Good conversations this week include one with Corrine over there in Vanzant. She’s doing fine and had been to town to gas up her truck. She had spoken with Frances Banks the day before and reported that Frances is doing well too. Judy Russel indicates that she and Eldon are getting along nicely, of course they always get along with each other, and they are very much missing the music. A good rumor is going around that the jam may start up in some fashion the second Thursday in June if all goes well. That is something to hope for! “Whispering Hope” was one of Uncle Al’s favorite songs.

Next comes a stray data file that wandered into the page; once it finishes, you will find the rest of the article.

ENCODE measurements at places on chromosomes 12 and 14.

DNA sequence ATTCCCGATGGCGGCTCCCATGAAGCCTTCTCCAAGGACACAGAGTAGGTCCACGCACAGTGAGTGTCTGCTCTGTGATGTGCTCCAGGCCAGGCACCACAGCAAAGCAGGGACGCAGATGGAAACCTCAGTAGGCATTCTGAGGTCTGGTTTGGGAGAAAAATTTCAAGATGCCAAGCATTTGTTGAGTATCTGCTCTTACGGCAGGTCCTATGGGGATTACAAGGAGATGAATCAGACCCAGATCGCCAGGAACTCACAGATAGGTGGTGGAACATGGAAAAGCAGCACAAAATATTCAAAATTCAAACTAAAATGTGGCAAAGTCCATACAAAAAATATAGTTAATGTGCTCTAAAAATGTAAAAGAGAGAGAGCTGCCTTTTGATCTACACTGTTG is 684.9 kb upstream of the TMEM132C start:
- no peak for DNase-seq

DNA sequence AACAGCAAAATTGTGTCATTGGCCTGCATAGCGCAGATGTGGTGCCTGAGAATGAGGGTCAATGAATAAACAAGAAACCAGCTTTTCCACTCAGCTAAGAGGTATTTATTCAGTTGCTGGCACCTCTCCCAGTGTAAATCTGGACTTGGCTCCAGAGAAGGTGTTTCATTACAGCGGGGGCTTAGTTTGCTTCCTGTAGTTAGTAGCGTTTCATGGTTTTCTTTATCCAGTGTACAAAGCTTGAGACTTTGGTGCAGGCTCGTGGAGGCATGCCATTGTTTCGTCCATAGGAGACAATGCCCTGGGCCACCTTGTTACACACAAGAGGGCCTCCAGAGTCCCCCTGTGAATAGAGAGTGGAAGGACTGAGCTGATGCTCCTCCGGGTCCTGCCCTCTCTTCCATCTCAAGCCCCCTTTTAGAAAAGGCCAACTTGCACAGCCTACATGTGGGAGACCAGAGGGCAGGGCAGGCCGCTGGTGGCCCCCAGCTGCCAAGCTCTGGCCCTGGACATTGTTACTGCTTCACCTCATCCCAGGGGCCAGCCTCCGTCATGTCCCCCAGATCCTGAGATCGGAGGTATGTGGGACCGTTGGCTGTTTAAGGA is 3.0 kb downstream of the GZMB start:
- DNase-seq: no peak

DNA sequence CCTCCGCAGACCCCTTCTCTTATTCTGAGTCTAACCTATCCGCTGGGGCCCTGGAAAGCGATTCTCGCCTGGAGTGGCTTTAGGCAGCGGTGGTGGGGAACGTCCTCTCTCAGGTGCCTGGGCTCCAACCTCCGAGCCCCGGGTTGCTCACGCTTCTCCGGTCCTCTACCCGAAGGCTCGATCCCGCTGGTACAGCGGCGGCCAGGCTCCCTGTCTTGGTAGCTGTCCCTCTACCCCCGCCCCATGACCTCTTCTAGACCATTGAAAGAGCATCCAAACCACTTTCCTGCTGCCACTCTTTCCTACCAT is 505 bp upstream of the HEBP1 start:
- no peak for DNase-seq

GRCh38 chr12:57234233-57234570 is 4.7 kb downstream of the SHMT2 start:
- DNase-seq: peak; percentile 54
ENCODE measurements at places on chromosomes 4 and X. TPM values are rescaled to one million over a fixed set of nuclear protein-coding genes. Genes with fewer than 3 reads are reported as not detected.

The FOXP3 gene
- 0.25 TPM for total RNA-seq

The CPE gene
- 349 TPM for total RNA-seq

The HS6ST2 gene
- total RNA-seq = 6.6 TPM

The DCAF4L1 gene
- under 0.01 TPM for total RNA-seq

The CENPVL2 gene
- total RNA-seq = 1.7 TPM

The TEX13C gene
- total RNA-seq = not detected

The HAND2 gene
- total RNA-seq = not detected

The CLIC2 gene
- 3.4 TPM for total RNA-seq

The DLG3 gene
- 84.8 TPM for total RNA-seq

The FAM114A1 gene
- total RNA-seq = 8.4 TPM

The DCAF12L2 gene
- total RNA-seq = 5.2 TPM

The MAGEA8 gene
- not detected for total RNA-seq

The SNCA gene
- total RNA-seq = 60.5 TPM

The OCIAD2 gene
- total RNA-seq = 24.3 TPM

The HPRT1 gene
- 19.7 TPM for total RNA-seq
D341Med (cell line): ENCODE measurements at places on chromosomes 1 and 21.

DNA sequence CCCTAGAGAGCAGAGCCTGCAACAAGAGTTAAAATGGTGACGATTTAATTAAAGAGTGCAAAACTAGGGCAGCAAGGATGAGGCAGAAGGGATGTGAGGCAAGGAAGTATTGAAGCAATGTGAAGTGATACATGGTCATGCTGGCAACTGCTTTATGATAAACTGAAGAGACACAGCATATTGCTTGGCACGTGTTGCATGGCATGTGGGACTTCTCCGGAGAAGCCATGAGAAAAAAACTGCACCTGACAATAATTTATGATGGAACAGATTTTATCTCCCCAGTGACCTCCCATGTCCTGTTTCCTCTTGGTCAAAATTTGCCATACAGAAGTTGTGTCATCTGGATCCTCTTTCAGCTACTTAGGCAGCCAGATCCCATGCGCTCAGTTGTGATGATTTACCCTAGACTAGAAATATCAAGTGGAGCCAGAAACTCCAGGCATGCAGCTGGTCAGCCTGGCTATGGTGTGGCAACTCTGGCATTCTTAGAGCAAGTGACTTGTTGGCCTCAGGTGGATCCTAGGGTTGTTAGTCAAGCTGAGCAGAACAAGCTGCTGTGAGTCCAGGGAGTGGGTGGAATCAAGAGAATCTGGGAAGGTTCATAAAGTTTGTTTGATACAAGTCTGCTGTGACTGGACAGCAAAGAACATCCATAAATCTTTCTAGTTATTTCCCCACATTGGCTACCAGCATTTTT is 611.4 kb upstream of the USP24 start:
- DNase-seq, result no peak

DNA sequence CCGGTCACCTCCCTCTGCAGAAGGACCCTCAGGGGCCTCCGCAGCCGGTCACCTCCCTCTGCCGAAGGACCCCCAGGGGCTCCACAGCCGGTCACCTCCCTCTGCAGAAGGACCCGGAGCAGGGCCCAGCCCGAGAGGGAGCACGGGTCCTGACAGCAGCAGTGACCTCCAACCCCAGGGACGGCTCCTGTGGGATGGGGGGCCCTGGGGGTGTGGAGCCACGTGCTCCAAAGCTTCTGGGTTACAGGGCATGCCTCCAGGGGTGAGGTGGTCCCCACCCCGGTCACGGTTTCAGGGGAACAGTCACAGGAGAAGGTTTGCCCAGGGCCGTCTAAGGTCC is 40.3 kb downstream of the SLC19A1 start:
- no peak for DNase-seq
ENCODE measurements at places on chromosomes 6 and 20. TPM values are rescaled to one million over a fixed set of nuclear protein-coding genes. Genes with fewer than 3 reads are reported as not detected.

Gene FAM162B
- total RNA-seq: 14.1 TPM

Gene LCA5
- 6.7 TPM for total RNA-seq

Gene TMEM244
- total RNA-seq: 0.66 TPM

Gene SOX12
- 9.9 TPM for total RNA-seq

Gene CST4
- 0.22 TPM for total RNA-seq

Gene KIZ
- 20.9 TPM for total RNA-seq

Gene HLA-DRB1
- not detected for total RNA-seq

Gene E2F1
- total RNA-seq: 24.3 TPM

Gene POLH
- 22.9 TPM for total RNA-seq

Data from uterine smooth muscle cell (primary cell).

Looking back in the Archives to last May, we see things were different and the same with wild weather all around. Big rains had caused the Spring Fling to be cancelled. Bud Hutchison’s Spring Trail Ride had taken place and The General had been on the Honor Flight of the Ozarks with his daughter up to Washington, D.C. They toured all the monuments there and returned home to find a large appreciative crowd waiting for them at the airport. Pete Proctor had been on one of those flights a few years ago and found it to be a very moving. He was still recounting the experience at the Denlow-Fairview School Reunion. This year the reunion will be May 23rd. It will be the 34th reunion for Denlow students. The Fairview students started their bi-annual reunions in 1997. They changed to annual reunions in 2015, when they combined their observance with Denlow. These kinds of gatherings may have to be done differently. We will see how those ingenious Wildcats do it this year. Good luck!